October 20, 2011 § 7 Comments
(source: speaker in a recent open-source conference)
And dynamic languages are fun. They make writing code simple and fast. They are vastly more suited to prototyping than static languages. Dynamism also makes it possible to write extremely powerful tools that can perform JIT translation from other syntaxes, add missing features to existing classes and functions and more generally fully customize the experience of the developer.
Or let’s do something a little smarter.
The main benefit of strong, static typing, is that it helps find errors.
- Even the simplest analyses can find all syntax errors, all unbound variables, all variables bound several times and consequently almost all scoping errors, which can already save considerable time for developers. Such an analysis requires no human intervention from the developer besides, of course, fixing any error that has been thus detected. As a bonus, in most cases, the analysis can suggest fixes.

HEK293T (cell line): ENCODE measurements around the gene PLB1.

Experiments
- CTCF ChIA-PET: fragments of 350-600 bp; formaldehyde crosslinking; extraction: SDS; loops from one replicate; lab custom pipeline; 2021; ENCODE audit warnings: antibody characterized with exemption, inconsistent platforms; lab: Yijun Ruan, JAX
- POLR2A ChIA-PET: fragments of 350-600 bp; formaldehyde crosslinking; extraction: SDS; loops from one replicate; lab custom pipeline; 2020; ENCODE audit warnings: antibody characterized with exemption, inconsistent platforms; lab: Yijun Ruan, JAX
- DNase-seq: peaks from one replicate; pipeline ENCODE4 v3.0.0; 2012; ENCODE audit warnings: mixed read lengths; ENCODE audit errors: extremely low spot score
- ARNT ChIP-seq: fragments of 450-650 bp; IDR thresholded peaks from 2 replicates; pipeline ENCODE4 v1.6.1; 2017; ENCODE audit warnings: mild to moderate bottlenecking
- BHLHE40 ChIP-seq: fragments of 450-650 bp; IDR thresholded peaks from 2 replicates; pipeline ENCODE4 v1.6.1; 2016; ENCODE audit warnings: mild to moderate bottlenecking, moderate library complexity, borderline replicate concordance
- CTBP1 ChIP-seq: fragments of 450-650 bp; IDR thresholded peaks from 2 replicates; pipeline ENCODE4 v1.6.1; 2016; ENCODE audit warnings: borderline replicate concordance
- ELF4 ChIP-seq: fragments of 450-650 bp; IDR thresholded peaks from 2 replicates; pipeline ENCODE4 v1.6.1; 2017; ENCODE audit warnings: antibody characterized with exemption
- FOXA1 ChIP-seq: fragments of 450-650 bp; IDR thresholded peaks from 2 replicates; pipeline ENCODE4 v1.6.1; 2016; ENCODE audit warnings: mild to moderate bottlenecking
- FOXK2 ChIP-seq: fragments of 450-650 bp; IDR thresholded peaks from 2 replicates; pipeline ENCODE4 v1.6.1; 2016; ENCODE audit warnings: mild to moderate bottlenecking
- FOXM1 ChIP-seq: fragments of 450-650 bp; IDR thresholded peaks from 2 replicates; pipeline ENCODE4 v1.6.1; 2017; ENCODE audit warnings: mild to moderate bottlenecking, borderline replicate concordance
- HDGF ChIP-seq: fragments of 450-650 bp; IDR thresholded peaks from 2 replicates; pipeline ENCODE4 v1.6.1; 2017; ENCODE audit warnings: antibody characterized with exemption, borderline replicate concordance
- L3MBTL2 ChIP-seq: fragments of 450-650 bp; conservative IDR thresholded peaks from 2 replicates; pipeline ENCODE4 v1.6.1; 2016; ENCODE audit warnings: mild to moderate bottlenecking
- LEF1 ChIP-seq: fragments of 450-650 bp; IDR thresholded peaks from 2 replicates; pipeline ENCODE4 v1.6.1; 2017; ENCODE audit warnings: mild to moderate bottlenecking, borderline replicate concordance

- Similarly trivial forms of analysis can also detect suspicious calls to break or continue, weird uses of
switch(), suspicious calls to private fields of objects, as well as suspicious occurrences of
eval– in my book, eval is always suspicious.
- Slightly more sophisticated analyses can find most occurrences of functions or methods invoked with the wrong number of arguments. Again, this is without human intervention. With type annotations/documentation, we can move from most occurrences to all occurrences.
- This same analysis, when applied to public APIs, can provide developers with more informations regarding how their code can be (mis)used.